See ya'll on the other side of the broder after the police state.

1 Kid Many Badges (5, Insightful)

Anonymous Coward | more than 9 years ago | (#11695264)

I'm gonna cut class wear my badge for me.
Easy Hack

Re:1 Kid Many Badges (4, Funny)

Anonymous Coward | more than 9 years ago | (#11695318)

Untill they start wondering why the two of you spend so long in the bathroom togehter alone.
Or why you enterd the bathroom of the opposite gender than you are.

Re:1 Kid Many Badges (4, Insightful)

CapeMonkey (795733) | more than 9 years ago | (#11695578)

Actually, in the original Wired article (http://www.wired.com/news/privacy/0,1848,66554,00 .html), the teachers still had to verify everyone was there, only they got a fancy PDA to do it. But since they were still taking attendence ANYways, what was the point?

Re:1 Kid Many Badges (1, Insightful)

Anonymous Coward | more than 9 years ago | (#11695588)

That's why we need to implant them in into kids' skulls!

Kids these days (5, Interesting)

DrKyle (818035) | more than 9 years ago | (#11695265)

They probably figured out that kids are smarter than they are when it comes to technology. I'm sure if I was in a school that used RFID (and 10 years younger) I would be able to do some mischief using that system by cloning other peoples RFIDs, making it seem they were in multiple places at once, or letting people skip school and have dupe RFIDs stay in the library etc. For the majority of students I'm sure things would work as expected, but some of those "troubled teens" or "geeks" would have a wickedly fun time with it.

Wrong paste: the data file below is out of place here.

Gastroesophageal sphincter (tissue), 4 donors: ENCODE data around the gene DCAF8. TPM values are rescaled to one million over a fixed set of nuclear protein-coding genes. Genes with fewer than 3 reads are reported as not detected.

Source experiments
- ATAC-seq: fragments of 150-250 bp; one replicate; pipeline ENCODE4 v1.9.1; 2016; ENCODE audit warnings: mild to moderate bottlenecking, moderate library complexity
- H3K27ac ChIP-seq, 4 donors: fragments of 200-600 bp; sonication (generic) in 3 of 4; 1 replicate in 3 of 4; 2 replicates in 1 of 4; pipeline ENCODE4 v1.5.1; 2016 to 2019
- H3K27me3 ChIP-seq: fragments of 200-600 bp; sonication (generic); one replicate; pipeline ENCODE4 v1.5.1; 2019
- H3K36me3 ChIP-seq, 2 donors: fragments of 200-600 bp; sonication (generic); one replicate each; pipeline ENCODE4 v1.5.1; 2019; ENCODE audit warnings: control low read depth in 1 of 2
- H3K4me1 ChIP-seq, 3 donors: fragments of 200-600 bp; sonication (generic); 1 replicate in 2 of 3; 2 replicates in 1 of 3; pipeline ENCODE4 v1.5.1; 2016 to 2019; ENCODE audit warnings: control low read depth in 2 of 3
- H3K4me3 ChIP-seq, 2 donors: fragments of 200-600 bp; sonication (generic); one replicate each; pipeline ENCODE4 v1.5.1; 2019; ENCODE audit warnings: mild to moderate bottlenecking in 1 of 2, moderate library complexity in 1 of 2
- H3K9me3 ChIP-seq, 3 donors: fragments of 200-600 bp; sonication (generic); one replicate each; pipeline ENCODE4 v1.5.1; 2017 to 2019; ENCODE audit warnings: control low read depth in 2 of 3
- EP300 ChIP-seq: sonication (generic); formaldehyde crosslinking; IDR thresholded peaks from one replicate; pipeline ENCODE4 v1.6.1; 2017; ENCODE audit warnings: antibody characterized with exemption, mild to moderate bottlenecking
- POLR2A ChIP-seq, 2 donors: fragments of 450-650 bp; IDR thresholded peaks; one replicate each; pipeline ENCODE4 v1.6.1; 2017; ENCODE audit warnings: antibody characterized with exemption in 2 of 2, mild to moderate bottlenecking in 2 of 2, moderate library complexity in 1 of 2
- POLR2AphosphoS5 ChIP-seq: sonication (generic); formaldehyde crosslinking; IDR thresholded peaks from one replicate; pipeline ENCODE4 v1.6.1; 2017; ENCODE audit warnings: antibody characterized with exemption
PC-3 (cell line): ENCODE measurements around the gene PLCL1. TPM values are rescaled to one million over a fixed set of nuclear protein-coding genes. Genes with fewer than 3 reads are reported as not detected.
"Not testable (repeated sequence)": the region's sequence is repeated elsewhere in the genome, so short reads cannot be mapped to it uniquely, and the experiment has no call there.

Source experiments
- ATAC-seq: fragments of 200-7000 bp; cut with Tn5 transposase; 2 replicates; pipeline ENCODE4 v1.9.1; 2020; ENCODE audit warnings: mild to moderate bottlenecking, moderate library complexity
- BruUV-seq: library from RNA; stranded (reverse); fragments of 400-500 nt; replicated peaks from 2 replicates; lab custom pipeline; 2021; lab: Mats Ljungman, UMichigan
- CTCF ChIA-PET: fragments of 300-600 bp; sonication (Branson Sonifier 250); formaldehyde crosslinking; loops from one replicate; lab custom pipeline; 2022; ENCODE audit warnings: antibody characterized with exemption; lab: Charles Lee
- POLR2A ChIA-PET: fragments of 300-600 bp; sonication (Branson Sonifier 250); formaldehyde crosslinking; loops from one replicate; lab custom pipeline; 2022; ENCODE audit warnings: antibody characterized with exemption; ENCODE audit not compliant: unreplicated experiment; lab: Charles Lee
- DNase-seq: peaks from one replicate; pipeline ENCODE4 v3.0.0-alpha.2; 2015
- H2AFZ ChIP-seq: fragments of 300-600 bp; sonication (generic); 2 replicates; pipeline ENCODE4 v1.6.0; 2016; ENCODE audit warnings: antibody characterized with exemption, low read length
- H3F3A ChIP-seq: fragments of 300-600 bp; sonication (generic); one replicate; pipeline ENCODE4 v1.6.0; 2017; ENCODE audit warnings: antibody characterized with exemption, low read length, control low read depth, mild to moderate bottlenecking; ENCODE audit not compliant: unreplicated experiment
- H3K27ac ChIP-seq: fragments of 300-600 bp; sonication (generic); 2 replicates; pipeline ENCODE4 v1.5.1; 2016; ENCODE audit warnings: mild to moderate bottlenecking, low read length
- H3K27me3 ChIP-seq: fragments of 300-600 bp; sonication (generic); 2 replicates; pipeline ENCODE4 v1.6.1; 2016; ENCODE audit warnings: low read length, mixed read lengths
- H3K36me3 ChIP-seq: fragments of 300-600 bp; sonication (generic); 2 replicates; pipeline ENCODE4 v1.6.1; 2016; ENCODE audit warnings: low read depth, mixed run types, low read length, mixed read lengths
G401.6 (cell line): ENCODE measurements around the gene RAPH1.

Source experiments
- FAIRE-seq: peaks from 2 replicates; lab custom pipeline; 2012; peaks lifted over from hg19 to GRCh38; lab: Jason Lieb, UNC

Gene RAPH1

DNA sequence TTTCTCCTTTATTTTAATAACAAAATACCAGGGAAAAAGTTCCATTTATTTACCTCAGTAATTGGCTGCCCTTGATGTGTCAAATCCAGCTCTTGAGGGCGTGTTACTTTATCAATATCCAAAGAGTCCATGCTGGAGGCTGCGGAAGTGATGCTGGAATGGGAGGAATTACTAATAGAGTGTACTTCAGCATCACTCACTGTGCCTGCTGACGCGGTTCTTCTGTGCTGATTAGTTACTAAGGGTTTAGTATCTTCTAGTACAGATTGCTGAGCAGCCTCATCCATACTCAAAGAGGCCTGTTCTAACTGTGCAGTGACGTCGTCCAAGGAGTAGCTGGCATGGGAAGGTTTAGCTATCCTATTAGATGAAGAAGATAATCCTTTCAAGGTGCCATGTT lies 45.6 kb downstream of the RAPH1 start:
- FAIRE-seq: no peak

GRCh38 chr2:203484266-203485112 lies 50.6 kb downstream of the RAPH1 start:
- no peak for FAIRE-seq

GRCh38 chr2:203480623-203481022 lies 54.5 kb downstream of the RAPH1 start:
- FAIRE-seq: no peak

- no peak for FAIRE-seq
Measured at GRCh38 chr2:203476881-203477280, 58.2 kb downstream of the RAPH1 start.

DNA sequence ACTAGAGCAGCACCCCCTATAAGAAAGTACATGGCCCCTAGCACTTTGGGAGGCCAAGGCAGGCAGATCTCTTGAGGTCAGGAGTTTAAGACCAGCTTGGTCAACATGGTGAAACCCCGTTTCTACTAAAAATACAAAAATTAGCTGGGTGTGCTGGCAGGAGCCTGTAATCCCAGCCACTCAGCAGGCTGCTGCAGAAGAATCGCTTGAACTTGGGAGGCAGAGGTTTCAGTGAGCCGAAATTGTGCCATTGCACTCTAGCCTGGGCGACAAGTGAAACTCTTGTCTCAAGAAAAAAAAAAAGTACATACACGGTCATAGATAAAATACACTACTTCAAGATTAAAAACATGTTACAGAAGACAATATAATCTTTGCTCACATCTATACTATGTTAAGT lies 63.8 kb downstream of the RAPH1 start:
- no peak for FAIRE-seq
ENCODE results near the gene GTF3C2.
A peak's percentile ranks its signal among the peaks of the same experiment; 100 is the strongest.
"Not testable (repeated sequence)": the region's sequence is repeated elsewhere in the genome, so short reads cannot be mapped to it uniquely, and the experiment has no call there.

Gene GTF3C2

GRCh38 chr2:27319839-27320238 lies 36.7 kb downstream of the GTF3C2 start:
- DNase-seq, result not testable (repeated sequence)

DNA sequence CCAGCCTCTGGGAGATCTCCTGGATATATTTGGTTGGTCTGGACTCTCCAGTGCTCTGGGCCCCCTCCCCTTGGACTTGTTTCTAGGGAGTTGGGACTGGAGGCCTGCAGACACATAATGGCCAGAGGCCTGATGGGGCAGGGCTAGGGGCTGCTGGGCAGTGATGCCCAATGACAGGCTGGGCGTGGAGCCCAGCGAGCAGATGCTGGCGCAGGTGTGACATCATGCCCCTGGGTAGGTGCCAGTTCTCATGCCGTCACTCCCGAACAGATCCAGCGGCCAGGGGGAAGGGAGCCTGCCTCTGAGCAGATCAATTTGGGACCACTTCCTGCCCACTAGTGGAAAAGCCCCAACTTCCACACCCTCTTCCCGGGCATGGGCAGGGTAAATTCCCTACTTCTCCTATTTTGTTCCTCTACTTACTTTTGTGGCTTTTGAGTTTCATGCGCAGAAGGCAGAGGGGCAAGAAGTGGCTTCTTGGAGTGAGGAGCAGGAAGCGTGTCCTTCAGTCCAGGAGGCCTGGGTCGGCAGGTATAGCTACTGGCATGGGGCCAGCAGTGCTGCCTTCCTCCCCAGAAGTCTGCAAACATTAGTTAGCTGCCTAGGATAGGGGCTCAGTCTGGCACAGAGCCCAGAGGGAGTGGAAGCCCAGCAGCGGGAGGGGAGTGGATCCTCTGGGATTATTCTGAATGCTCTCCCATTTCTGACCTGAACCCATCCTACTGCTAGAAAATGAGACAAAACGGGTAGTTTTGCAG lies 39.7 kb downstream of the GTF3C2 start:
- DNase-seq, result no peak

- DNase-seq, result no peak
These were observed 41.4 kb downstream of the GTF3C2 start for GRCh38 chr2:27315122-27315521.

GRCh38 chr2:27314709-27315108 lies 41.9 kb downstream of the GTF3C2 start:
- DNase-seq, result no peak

Re:Kids these days (2, Funny)

DrSkwid (118965) | more than 9 years ago | (#11695293)

I guess an RF sheild would have been my first fun

being in school when everybody thinks you aren't and then you can produce your badge on demand would be fun.

Pedophiles these days (3, Insightful)

snoopyjd (665929) | more than 9 years ago | (#11695297)

If I were a parent I would not want my child walking around with a RFID tag that could give potential assailants information they could use to manipulate my child. If they actually had the child's name, grade on the tag I am sure someone would figure out how to get it.

Re:Pedophiles these days (3, Insightful)

sfjoe (470510) | more than 9 years ago | (#11695340)


Thank God for you, sir! I was afraid for a minute that there might be an actual conversation about public policy where nobody mentioned pedophiles. It's a good thing we have people like you continually remind us to, "think of the children".

Re:Pedophiles these days (-1, Troll)

TFGeditor (737839) | more than 9 years ago | (#11695382)

When it comes to pedophiles, I wish a hell of a lot more people would "think of the children." It is way too easy to forget. I am glad someone reminds us.

Re:Pedophiles these days (-1, Troll)

Skye16 (685048) | more than 9 years ago | (#11695403)

No, no, thank God for you, sir! The world needs more people to say that it is okay to talk to strangers, accept candy from people you don't know, and get in the back of unmarked vans for a video game! Please, continue your most noble work of promoting irresponsible parenting!

Re:Pedophiles these days (-1, Troll)

Anonymous Coward | more than 9 years ago | (#11695411)

Well, with people thinking of the children in the way that you do, someone's got to make sure that their young bottoms don't get violated.

Re:Pedophiles these days (0)

Anonymous Coward | more than 9 years ago | (#11695391)

And you never will be...

Re:Pedophiles these days (0)

Anonymous Coward | more than 9 years ago | (#11695632)

WTF is a 'pedophile'? Someone sexually aroused by walking?

Re:Kids these days (1, Funny)

Anonymous Coward | more than 9 years ago | (#11695481)

I would come home everyday from school and promply 'recharge' that tag in my microwave. I would encourage everyone else to do so also.